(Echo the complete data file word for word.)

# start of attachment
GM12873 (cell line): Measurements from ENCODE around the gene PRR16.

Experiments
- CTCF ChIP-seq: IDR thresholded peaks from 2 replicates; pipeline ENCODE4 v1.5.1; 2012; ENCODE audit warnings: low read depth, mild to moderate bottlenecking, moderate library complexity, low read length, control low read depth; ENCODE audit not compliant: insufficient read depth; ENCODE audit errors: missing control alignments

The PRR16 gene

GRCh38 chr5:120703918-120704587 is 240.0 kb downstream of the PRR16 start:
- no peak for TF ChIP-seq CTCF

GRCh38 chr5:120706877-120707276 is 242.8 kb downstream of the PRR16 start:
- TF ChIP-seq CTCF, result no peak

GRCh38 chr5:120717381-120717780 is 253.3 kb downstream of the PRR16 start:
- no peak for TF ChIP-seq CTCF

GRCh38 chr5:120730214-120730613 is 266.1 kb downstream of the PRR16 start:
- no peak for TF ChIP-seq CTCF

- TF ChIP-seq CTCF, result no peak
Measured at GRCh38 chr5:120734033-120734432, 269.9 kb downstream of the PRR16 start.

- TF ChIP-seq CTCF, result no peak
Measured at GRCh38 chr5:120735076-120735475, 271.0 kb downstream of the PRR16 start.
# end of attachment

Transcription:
GM12873 (cell line): Measurements from ENCODE around the gene PRR16.

Experiments
- CTCF ChIP-seq: IDR thresholded peaks from 2 replicates; pipeline ENCODE4 v1.5.1; 2012; ENCODE audit warnings: low read depth, mild to moderate bottlenecking, moderate library complexity, low read length, control low read depth; ENCODE audit not compliant: insufficient read depth; ENCODE audit errors: missing control alignments

The PRR16 gene

GRCh38 chr5:120703918-120704587 is 240.0 kb downstream of the PRR16 start:
- no peak for TF ChIP-seq CTCF

GRCh38 chr5:120706877-120707276 is 242.8 kb downstream of the PRR16 start:
- TF ChIP-seq CTCF, result no peak

GRCh38 chr5:120717381-120717780 is 253.3 kb downstream of the PRR16 start:
- no peak for TF ChIP-seq CTCF

GRCh38 chr5:120730214-120730613 is 266.1 kb downstream of the PRR16 start:
- no peak for TF ChIP-seq CTCF

- TF ChIP-seq CTCF, result no peak
Measured at GRCh38 chr5:120734033-120734432, 269.9 kb downstream of the PRR16 start.

- TF ChIP-seq CTCF, result no peak
Measured at GRCh38 chr5:120735076-120735475, 271.0 kb downstream of the PRR16 start.